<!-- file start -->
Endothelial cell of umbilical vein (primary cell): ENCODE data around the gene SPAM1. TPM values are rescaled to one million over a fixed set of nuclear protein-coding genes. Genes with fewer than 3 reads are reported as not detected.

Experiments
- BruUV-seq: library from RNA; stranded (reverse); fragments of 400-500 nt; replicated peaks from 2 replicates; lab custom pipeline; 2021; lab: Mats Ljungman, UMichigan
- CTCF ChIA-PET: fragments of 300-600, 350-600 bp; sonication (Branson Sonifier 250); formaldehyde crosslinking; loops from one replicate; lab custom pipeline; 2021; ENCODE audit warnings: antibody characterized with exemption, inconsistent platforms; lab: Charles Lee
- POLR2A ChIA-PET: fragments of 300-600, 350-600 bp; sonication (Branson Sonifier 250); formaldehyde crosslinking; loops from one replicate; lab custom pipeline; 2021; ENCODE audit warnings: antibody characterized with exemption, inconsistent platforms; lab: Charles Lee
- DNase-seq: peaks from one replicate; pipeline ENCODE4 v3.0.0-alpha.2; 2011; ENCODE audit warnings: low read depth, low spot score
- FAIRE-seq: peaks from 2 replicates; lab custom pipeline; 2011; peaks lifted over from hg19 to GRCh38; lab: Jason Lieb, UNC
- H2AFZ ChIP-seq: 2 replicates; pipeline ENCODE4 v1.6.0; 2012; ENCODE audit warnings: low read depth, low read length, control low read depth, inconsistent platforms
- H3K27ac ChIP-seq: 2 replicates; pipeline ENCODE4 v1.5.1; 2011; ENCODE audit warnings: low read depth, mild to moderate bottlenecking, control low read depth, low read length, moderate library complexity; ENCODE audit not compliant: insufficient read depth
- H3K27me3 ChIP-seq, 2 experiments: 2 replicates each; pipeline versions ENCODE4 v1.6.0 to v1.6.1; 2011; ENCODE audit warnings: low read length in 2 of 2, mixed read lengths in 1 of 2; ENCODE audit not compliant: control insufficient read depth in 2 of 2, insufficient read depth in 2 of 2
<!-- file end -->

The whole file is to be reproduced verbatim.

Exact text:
Endothelial cell of umbilical vein (primary cell): ENCODE data around the gene SPAM1. TPM values are rescaled to one million over a fixed set of nuclear protein-coding genes. Genes with fewer than 3 reads are reported as not detected.

Experiments
- BruUV-seq: library from RNA; stranded (reverse); fragments of 400-500 nt; replicated peaks from 2 replicates; lab custom pipeline; 2021; lab: Mats Ljungman, UMichigan
- CTCF ChIA-PET: fragments of 300-600, 350-600 bp; sonication (Branson Sonifier 250); formaldehyde crosslinking; loops from one replicate; lab custom pipeline; 2021; ENCODE audit warnings: antibody characterized with exemption, inconsistent platforms; lab: Charles Lee
- POLR2A ChIA-PET: fragments of 300-600, 350-600 bp; sonication (Branson Sonifier 250); formaldehyde crosslinking; loops from one replicate; lab custom pipeline; 2021; ENCODE audit warnings: antibody characterized with exemption, inconsistent platforms; lab: Charles Lee
- DNase-seq: peaks from one replicate; pipeline ENCODE4 v3.0.0-alpha.2; 2011; ENCODE audit warnings: low read depth, low spot score
- FAIRE-seq: peaks from 2 replicates; lab custom pipeline; 2011; peaks lifted over from hg19 to GRCh38; lab: Jason Lieb, UNC
- H2AFZ ChIP-seq: 2 replicates; pipeline ENCODE4 v1.6.0; 2012; ENCODE audit warnings: low read depth, low read length, control low read depth, inconsistent platforms
- H3K27ac ChIP-seq: 2 replicates; pipeline ENCODE4 v1.5.1; 2011; ENCODE audit warnings: low read depth, mild to moderate bottlenecking, control low read depth, low read length, moderate library complexity; ENCODE audit not compliant: insufficient read depth
- H3K27me3 ChIP-seq, 2 experiments: 2 replicates each; pipeline versions ENCODE4 v1.6.0 to v1.6.1; 2011; ENCODE audit warnings: low read length in 2 of 2, mixed read lengths in 1 of 2; ENCODE audit not compliant: control insufficient read depth in 2 of 2, insufficient read depth in 2 of 2